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This blog is generated by many contributing writers that are staff of the Consumer Assistance Program of the Attorney General's Office or the Attorney General's Office.

Vermonter of the Month: The Mercy Connections “Justice League”

This is a monthly series in which the Attorney General features Vermonters doing exemplary work in their community. Have someone you think should be featured? Email AGO.CAP@vermont.gov.

This month we are honoring a team of people as our “Vermonters of the Month.” The Mercy Connections “Justice League” team works on the Justice and Mentoring program. The team is comprised of Joanne nelson, Director of Justice & Mentoring, Kelly Moran, Justice and Mentoring Coordinator for incarcerated or formerly incarcerated women, Mary Beth Barritt, Justice Liaison and Heather Gilbert, Program Facilitator.

Mercy Connections is an educational values-driven non-profit organization living the legacy of the Sisters of Mercy with an enduring concern for women. By compassionately nurturing self-sufficiency through education, mentoring, entrepreneurship and community, people are empowered to make significant life changes

Mercy Connections has 3 program areas that serve 300 participants: Education & Transition Programs (for adults who have faced adversity in meeting their personal, professional, and academic goals), Justice & Mentoring Programs (for people involved in the criminal justice system), and the Women’s Small Business Program (for aspiring female entrepreneurs).

Joanne, Kelly, Mary Beth and Heather have all dedicated themselves to lifting those around them who need help. The “Justice League” is doing essential work for Vermont women and we are honored to have them as our May Vermonters of the Month.

How has the team’s work impacted the community?

The Justice & Mentoring Program team alternates presence in the Treatment Court Docket to be able to receive referrals to the programs at Mercy Connections. In that action, we invite the women to a meeting with the director to become acquainted and to discover whether there is a desire to enroll in a class or program. Sometimes the referred woman is also interested in becoming a mentee in the Vermont Women’s Mentoring Program. The real impact on the woman is potentially multi-faceted. It is sometimes confidence-building to just get to Mercy Connections and enter a place that is not familiar. It is also clear that women feel and learn about a community here that is non-judgmental, educative, safe and brave and in that discovery, a potential participant may grow, relax and learn. There is something connective when the participant understands that Mercy Connections can become a supportive place, connected to the clinical and legal teams in the court docket, but that Mercy Connections is different. It is not mandatory, it is chosen freely…that ability to make a choice freely, well, that is often something that leaves a referred person empowered.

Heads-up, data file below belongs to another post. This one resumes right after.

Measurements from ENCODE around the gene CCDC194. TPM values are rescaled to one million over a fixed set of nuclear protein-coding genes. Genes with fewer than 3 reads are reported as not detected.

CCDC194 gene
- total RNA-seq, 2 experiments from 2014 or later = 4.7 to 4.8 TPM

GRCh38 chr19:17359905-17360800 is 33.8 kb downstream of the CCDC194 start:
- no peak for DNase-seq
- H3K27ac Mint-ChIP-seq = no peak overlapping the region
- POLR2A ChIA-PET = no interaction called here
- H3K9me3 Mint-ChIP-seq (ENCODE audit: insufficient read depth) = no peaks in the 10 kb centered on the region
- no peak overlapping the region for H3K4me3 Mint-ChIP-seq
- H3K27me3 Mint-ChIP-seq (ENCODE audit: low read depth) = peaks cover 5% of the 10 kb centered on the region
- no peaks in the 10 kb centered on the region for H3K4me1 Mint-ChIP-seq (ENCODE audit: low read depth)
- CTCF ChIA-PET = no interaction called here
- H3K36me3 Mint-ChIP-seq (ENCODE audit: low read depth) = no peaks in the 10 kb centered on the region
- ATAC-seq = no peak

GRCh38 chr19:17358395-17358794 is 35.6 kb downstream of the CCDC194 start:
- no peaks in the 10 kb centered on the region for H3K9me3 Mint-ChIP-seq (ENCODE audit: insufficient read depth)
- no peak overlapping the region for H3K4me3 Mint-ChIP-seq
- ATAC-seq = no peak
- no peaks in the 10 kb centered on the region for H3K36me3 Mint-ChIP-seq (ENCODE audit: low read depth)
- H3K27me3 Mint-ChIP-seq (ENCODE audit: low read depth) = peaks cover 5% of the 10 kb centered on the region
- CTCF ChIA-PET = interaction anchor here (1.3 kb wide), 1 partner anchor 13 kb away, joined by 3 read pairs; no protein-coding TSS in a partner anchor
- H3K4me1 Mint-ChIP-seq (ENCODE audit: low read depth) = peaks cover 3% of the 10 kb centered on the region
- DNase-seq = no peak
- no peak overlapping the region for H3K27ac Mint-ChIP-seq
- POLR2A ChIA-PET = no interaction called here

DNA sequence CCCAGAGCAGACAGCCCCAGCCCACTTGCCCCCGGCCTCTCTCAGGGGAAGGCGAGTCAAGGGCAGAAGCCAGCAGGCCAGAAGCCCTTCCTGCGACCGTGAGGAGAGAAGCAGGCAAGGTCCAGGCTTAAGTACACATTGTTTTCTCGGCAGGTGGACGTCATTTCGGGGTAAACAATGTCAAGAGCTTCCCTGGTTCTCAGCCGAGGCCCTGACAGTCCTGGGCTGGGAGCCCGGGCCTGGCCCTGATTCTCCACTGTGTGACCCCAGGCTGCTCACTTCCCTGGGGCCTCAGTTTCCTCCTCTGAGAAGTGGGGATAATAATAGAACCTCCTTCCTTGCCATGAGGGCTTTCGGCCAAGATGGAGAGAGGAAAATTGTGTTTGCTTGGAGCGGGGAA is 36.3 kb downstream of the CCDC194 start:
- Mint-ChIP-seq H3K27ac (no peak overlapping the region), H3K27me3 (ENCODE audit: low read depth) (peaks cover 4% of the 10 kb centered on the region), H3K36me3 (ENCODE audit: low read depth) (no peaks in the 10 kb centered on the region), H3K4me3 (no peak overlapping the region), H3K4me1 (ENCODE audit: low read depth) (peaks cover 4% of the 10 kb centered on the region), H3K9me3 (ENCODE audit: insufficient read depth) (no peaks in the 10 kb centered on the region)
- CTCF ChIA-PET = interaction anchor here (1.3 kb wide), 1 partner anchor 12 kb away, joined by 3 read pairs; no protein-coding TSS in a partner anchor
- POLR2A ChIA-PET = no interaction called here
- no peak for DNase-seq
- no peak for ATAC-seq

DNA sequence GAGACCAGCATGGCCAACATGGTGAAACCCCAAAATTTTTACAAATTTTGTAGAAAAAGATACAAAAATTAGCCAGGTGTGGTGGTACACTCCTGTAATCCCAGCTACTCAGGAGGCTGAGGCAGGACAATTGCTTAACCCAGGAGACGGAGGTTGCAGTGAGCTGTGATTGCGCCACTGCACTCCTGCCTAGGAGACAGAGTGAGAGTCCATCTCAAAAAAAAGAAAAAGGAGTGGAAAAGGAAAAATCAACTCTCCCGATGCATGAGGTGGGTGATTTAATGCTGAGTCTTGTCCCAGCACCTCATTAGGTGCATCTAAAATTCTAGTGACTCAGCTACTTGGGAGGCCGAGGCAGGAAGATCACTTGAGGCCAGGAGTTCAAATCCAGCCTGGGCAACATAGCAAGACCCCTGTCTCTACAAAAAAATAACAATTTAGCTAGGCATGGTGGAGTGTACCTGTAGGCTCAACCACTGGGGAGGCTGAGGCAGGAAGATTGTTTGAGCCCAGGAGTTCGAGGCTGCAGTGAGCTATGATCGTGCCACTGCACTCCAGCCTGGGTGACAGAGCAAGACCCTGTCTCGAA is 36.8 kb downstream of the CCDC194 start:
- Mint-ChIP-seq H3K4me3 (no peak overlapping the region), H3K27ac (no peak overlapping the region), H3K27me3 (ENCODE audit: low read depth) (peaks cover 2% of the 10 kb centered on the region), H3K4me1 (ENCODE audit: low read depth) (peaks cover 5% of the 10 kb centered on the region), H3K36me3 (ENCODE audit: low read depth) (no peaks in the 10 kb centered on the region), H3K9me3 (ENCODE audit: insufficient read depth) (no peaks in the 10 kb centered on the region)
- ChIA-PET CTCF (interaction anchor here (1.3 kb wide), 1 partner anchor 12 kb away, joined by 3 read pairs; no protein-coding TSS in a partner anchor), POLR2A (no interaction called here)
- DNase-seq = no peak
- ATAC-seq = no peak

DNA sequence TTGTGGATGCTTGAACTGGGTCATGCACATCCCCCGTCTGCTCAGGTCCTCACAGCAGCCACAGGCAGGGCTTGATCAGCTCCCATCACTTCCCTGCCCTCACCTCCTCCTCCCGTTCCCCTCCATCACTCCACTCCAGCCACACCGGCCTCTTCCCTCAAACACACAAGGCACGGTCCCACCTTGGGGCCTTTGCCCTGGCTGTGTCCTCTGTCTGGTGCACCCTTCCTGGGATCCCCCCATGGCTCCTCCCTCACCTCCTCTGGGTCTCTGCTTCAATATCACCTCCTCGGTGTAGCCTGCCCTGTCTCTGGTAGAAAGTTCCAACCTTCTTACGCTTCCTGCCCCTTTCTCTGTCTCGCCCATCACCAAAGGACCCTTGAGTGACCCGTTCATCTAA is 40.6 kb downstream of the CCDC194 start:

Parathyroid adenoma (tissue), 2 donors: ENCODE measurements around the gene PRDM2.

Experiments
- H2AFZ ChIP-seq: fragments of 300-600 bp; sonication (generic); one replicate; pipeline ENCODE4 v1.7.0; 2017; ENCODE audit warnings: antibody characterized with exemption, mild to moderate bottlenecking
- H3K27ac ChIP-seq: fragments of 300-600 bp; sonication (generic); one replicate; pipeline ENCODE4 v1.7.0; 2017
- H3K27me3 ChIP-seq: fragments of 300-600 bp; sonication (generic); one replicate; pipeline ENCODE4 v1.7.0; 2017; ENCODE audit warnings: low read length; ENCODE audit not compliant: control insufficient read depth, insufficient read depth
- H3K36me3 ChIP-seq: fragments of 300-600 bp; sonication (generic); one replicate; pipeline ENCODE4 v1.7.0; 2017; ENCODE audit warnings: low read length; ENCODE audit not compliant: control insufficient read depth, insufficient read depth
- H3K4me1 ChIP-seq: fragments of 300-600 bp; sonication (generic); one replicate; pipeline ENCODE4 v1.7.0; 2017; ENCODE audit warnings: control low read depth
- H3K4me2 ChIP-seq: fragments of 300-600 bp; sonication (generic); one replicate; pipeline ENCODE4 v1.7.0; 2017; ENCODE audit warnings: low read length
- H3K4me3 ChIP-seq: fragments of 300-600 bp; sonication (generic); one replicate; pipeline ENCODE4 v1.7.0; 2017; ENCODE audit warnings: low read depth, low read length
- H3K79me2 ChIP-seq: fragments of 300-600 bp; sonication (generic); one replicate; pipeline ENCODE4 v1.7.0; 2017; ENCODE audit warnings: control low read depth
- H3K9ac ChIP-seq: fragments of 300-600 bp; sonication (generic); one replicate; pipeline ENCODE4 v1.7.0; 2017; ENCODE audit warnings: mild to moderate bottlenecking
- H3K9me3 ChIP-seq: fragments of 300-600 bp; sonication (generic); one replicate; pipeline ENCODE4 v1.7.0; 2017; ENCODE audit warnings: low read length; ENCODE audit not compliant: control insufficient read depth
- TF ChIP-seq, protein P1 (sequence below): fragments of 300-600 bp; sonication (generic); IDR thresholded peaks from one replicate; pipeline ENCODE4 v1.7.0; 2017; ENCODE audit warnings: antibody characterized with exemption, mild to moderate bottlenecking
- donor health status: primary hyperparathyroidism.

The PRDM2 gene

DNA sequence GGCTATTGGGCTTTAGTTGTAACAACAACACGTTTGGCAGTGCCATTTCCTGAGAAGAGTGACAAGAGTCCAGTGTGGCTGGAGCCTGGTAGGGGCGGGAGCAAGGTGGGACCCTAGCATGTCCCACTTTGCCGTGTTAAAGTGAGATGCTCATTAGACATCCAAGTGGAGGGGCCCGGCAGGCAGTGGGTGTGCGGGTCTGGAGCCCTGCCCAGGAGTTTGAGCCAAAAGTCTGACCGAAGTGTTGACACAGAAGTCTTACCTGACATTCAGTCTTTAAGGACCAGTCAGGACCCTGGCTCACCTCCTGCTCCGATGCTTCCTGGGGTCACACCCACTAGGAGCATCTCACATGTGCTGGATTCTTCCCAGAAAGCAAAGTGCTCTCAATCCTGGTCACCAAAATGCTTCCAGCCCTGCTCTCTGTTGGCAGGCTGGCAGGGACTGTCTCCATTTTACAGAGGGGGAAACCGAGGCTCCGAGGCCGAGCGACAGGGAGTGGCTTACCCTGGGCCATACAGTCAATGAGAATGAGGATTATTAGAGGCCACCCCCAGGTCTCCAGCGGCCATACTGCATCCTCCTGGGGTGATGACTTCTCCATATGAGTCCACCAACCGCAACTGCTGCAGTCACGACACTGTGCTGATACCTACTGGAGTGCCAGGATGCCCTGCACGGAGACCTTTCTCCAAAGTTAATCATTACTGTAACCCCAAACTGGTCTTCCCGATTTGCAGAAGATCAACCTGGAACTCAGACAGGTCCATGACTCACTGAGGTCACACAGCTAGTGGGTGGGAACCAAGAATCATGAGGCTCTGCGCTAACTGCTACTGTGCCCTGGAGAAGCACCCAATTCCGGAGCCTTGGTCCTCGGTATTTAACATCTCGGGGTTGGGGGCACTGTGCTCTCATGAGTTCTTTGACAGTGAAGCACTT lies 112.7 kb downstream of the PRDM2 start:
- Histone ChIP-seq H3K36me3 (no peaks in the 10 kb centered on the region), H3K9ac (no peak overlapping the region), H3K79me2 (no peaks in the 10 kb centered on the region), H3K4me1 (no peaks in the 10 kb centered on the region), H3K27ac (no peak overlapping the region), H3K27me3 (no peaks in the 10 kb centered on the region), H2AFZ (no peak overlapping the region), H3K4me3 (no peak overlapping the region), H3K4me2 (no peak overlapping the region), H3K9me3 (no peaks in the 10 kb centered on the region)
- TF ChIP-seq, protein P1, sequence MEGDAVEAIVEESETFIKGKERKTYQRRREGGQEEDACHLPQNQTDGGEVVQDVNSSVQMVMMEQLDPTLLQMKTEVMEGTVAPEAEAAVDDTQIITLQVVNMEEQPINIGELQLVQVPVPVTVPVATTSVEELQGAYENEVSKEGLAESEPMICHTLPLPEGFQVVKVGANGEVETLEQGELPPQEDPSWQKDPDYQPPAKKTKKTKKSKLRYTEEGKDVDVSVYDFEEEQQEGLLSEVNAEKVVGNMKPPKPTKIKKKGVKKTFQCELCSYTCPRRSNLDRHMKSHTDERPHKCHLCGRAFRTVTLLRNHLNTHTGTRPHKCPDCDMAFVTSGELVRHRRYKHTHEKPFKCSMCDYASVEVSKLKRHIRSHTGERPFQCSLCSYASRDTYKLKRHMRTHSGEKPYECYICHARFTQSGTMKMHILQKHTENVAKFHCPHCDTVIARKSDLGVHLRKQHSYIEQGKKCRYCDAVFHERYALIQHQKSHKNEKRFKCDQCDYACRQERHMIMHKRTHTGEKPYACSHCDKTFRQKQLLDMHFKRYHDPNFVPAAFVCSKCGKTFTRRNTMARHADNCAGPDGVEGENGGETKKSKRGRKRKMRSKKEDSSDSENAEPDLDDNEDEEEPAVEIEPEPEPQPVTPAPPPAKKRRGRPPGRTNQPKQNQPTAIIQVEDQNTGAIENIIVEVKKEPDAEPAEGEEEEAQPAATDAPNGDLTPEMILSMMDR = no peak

Executive Director, Dolly Fleming, has said that Mercy Connections “…weaves the social fabric of community and one’s [life]” and I believe that means that the (potential) impact on community is that Mercy Connections kind of weaves some of the very difficult, mandated parts of a recovering person’s life in with some of the softer, kinder, happier threads that every human being possesses. We think that holistic approach reflects something very positive on each person and on the community as a whole.

What is the biggest challenge?

We receive referrals to Mercy Connections which are not realized. They are not chosen by prospective participants.

On a challenging day, it may be hard to look at each individual accomplishment and realize joy against a very dismal system, (criminal justice, economy, racial and gender discrimination…), one that just doesn’t work for human beings.

In general, the challenges lie within the participant population and while we strategize and work hard, sometimes the biggest challenge is accepting that we can’t do more than we do.

What is rewarding about this work?

Our programs offer education to people. Education opens up doors. Open doors and access to more people means a more diverse, just world/community.